Two Events Continue Campus Conversation About Sexual Assault

UPDATED: Dec. 5, 2012, at 3:41 p.m.

This semester, conversations about rape and sexual assault have come to the forefront of campus discussion, as several controversies both here and elsewhere have garnered the student body’s attention, and last night, two events on consent and sexual assault continued the conversation.

The first, a showcase entitled “Speak About It,” was a performance-based presentation about consent and sexual assault that featured cast members who told stories and acted out skits based on true events and testimonials. The performance, which was sponsored by the Office of Sexual Assault Prevention and Response, is designed for college audiences and has educated young adults across the nation.

“If people leave the show and talk about these issues with their friends, family members, and partners, that’s all we can ask,” said cast member Shana Natelson.

The event is part of OSAPR’s effort to improve their programs and services, said OSAPR prevention specialist Christopher M. Gilbert.

Just an hour later, students gathered at Holden Chapel to share their reflections on rape culture in a event called “Rape Culture Speak-Out,” which discussed rape culture in a forum setting.

Organizers said they sought to create a space where students could feel comfortable speaking about rape. “When it comes to rape culture, it’s very much associated with silence,” said Amanda J. Gokee ’14, a co-organizer of the event.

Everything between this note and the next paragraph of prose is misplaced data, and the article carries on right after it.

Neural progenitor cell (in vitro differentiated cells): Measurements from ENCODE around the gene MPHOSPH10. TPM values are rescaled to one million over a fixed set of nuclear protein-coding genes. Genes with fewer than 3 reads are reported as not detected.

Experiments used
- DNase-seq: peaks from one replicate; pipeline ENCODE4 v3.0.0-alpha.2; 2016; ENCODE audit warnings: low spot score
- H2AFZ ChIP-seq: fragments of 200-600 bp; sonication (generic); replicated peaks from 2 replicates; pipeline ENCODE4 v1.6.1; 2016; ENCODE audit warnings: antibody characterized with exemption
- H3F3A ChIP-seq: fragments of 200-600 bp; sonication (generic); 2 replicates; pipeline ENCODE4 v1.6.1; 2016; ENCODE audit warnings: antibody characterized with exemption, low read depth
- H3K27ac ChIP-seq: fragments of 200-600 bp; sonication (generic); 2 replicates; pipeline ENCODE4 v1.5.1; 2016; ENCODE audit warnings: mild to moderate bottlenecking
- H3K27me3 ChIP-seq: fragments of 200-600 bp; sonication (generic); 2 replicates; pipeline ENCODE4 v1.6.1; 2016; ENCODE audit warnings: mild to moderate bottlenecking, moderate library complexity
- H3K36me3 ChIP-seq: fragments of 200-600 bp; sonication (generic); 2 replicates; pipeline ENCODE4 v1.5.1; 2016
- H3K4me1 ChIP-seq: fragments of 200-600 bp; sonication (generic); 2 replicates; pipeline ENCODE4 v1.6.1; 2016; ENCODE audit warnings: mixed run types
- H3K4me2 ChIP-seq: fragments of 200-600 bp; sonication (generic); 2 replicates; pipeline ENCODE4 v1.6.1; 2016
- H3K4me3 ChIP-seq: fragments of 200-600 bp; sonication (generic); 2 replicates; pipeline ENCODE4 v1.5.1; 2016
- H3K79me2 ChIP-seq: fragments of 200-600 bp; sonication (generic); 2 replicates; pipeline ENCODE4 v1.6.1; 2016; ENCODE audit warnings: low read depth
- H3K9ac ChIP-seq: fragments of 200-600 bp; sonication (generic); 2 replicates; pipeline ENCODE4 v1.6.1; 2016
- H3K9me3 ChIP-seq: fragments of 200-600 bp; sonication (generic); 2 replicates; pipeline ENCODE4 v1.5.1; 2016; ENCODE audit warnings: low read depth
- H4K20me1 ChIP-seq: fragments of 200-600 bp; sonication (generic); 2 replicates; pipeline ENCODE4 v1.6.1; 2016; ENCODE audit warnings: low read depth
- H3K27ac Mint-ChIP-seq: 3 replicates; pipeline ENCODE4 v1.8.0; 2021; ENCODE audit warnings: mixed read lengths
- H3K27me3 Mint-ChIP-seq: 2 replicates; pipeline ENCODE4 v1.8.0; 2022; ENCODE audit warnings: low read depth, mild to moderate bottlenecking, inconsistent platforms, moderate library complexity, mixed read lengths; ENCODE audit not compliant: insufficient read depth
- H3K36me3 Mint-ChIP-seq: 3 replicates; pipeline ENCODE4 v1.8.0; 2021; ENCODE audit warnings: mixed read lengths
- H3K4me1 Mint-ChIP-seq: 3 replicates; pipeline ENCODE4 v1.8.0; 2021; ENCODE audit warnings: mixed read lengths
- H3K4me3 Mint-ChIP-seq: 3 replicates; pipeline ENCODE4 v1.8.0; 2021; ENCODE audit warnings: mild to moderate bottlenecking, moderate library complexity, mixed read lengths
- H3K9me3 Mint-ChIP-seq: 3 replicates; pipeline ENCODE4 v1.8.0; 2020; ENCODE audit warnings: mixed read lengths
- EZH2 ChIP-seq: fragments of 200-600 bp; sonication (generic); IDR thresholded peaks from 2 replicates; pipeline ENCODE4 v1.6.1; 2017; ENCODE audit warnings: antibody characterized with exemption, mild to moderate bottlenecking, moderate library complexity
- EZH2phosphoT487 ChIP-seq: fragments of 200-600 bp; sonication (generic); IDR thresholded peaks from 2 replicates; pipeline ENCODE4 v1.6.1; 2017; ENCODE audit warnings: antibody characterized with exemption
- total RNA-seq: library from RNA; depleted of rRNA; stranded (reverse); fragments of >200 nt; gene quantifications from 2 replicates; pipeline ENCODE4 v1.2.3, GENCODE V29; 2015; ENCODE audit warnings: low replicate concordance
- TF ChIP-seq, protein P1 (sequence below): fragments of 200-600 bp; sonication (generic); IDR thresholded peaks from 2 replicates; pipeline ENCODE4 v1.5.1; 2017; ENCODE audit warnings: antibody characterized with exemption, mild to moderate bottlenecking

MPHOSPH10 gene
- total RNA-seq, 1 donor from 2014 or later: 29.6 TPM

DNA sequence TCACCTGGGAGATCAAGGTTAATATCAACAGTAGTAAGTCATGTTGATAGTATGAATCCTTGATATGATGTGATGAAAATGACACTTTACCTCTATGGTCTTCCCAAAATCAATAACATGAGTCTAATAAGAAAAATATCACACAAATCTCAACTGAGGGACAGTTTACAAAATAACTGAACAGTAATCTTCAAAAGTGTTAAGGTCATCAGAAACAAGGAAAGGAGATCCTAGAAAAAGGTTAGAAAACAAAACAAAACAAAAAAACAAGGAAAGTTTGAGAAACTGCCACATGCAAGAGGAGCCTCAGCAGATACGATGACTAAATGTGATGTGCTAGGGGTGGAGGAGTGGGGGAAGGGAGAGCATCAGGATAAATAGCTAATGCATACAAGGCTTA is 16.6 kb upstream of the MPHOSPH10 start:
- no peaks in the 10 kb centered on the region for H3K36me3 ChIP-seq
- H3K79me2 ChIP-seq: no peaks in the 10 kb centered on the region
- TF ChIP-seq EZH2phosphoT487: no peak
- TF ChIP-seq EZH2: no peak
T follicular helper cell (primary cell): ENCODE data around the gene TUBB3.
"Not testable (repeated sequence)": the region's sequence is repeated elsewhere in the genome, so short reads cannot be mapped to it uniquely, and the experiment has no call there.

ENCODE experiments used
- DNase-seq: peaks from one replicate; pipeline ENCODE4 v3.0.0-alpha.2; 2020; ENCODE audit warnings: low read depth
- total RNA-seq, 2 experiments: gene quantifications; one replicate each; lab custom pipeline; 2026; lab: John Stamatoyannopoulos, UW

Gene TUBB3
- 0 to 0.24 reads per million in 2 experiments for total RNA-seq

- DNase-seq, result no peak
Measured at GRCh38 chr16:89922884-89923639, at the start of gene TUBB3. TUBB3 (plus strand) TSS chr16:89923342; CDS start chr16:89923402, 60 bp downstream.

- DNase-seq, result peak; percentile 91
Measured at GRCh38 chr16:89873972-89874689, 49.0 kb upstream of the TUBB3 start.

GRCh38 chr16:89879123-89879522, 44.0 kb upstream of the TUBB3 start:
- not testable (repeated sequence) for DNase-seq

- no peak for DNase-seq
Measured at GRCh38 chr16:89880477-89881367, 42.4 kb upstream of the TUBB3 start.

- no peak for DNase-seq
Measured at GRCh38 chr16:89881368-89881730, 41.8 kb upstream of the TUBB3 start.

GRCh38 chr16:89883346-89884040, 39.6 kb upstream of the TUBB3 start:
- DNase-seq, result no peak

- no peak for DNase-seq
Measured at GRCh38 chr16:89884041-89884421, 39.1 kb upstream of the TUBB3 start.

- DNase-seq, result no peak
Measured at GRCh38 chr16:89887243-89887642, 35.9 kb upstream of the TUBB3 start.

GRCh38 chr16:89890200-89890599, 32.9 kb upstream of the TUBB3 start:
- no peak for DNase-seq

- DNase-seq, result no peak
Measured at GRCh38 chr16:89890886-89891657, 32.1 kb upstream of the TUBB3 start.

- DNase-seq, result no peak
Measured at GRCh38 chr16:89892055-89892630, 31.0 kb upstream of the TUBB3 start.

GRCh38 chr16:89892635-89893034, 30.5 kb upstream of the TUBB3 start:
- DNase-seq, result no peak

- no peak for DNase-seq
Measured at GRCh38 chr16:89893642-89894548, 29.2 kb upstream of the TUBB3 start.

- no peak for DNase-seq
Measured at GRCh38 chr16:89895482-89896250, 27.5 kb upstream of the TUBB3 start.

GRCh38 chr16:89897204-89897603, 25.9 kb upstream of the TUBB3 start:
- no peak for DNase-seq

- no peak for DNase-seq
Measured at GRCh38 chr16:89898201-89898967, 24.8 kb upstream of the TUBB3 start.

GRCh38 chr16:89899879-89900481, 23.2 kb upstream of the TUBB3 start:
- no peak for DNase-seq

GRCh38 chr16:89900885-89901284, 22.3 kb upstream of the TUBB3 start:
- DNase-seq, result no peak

Those in attendance were asked to adhere to a code of confidentiality about the contents of the speakers’ presentations.

Although seven speakers were arranged ahead of time, sign-up sheets were passed around and members of the audience were invited to participated.

“The sheer act of talking about [rape] can be really empowering,” Kate Sim ’14 said, the founder of Our Harvard Can Better, which organized the event.

In her opening remarks, Sim said her group hoped to encourage scrutiny of the rape culture prevalent at Harvard and greater society.

“Rape culture really comes down to a set of social norms that constrain meaningful interaction and vilify sexuality that affects all of us as survivors and allies,” Sim said.

Our Harvard Can Do Better was also responsible for organizing the petition to put the affirmative consent referendum on the Undergraduate Council ballot. In addition to the ballot, which passed by a landslide majority, recent months at Harvard have seen the news of two alleged rapes in and near Harvard Yard in August and hearty discussion of a former Amherst student’s account of her experience dealing with administrators after she was raped.

Cyatharine M. Alias ’15, who attended “Speak Out,” said the event covered more than “Sex Signals,” the program during freshman orientation week.

“I think it touched on a variety of things that other performances like Sex Signals don’t really talk about, like the healing process and the gay community,” Alias said.

Representatives from a number of campus peer counseling groups were present, both to speak out themselves and be on hand for those who might wish to seek out help after the event.

—Staff writer Elizabeth S. Auritt can be reached at eauritt@college.harvard.edu.

—Staff writer Michelle Denise L. Ferreol can be reached at mferreol@college.harvard.edu.

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